Half of 21st Century Warming Due to El Nino

By Roy W. Spencer – Re-Blogged From http://www.drroyspencer.com

A major uncertainty in figuring out how much of recent warming has been human-caused is knowing how much nature has caused. The IPCC is quite sure that nature is responsible for less than half of the warming since the mid-1900s, but politicians, activists, and various green energy pundits go even further, behaving as if warming is 100% human-caused.

The fact is we really don’t understand the causes of natural climate change on the time scale of an individual lifetime, although theories abound. For example, there is plenty of evidence that the Little Ice Age was real, and so some of the warming over the last 150 years (especially prior to 1940) was natural — but how much?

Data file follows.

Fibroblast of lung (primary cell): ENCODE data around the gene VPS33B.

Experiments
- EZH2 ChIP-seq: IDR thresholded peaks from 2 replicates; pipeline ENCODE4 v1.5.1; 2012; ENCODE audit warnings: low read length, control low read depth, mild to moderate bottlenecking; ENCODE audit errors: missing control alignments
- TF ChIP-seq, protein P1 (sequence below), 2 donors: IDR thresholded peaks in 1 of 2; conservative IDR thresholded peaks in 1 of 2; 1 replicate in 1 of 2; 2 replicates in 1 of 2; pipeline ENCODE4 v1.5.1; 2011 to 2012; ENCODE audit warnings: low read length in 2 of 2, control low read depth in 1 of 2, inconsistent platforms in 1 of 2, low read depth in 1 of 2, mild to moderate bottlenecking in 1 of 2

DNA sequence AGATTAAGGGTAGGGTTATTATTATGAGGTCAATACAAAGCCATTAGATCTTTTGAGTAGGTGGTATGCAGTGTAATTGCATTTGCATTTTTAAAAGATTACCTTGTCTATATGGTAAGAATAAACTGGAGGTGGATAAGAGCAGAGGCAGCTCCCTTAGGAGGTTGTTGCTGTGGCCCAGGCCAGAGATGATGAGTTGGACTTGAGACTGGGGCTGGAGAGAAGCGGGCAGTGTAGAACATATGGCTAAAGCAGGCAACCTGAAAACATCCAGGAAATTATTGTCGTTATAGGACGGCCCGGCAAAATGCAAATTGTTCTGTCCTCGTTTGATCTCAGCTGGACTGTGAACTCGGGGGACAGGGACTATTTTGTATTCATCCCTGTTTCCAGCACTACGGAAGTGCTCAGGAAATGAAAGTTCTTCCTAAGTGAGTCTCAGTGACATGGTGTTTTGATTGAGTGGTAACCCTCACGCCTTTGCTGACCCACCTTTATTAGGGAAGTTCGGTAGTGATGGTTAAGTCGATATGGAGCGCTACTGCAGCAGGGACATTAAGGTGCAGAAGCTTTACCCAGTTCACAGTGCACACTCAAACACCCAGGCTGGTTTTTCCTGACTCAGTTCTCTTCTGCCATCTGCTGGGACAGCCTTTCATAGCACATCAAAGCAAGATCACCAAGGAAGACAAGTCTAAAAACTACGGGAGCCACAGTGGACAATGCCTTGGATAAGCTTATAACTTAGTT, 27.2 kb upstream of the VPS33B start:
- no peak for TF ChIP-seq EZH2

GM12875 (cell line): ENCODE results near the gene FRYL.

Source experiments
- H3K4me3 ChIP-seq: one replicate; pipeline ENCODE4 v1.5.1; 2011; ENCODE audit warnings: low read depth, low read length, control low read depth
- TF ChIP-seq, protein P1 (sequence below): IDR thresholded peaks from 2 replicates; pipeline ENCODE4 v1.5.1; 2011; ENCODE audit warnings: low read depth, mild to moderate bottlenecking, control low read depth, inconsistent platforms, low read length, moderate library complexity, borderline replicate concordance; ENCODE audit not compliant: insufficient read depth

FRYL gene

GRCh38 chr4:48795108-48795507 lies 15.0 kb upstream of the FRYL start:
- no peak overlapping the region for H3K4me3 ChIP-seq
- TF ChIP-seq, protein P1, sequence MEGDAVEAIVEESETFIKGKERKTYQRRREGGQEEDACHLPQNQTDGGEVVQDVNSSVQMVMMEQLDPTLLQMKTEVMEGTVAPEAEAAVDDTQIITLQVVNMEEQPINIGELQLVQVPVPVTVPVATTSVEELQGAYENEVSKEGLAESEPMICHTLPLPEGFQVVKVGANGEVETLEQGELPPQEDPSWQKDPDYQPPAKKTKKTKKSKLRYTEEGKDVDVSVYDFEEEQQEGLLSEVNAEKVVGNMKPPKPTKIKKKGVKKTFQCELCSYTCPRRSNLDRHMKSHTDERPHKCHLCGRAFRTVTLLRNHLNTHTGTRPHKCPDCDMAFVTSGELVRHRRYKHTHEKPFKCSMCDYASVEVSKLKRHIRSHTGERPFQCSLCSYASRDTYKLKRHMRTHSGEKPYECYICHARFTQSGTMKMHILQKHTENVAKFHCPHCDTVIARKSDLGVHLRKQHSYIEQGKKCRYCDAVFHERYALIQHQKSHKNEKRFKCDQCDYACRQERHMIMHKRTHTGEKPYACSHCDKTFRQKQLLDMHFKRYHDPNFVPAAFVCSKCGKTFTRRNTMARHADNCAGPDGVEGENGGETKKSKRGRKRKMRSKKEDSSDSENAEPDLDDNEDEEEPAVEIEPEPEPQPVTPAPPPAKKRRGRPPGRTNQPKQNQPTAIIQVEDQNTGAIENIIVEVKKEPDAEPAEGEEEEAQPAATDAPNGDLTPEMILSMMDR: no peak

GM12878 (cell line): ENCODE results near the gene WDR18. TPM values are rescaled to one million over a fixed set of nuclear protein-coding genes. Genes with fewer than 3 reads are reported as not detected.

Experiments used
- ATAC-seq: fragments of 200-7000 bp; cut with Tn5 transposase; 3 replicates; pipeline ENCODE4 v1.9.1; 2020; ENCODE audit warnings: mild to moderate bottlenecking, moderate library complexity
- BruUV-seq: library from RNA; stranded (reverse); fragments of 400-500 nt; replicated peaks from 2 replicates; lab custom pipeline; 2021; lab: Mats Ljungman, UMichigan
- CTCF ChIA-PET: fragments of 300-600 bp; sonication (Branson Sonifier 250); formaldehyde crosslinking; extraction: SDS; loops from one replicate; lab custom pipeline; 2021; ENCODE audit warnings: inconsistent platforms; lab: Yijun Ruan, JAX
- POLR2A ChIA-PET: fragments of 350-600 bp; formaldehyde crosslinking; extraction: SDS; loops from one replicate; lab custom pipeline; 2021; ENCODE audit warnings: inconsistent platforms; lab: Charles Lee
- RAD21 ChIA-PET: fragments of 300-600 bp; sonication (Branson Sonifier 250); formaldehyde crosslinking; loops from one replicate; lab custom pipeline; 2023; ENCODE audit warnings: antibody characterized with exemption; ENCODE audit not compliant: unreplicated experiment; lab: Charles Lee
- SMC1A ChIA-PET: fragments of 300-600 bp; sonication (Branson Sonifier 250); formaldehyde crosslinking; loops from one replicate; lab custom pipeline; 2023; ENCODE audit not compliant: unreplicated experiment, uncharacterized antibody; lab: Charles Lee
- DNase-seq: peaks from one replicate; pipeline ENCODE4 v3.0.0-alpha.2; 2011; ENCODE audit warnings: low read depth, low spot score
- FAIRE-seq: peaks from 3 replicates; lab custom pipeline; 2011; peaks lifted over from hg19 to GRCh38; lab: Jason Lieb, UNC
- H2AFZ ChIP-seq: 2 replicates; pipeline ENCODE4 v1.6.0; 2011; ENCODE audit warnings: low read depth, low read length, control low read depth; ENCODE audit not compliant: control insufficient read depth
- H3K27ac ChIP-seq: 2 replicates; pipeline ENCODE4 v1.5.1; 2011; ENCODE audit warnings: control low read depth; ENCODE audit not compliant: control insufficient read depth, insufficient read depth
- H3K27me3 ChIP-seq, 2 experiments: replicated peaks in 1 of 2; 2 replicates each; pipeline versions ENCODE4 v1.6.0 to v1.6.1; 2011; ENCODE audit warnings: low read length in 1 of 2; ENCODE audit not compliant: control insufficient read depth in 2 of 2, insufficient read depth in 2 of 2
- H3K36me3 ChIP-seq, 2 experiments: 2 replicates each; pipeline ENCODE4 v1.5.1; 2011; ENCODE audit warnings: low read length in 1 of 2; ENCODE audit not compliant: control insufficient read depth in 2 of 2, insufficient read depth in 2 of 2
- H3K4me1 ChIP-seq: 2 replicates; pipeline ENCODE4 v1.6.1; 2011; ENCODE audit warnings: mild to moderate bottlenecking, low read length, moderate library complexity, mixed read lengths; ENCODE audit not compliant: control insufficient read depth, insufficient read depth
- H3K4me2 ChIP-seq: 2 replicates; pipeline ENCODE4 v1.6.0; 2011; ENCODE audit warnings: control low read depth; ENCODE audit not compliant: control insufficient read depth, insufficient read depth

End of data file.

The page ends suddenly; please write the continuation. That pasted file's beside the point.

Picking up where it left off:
The answer makes as huge difference to energy policy. If global warming is only 50% as large as is predicted by the IPCC (which would make it only 20% of the problem portrayed by the media and politicians), then the immense cost of renewable energy can be avoided until we have new cost-competitive energy technologies.

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Weekly Climate and Energy News Roundup #165

By Ken Haapala, President, Science and Environmental Policy Project (SEPP)

A New Byrd-Hagel Resolution? As discussed in an article by Fred Singer, in 1997 the U.S. Senate passed by unanimous vote the Byrd-Hagel resolution against a climate protocol being considered by UN Framework Convention on Climate Change (UNFCCC) and by the Clinton-Gore Administration. The protocol in doubt became the unsuccessful Kyoto Protocol which extended the life of the UNFCCC and committed the parties to reduce emissions of carbon dioxide (CO2). Although technically signed by the US government, the Clinton-Gore administration did not submit the Kyoto Protocol to the Senate for ratification, as required by the Constitution to be binding on the US, in light of the opposition expressed in the Byrd-Hagel resolution.

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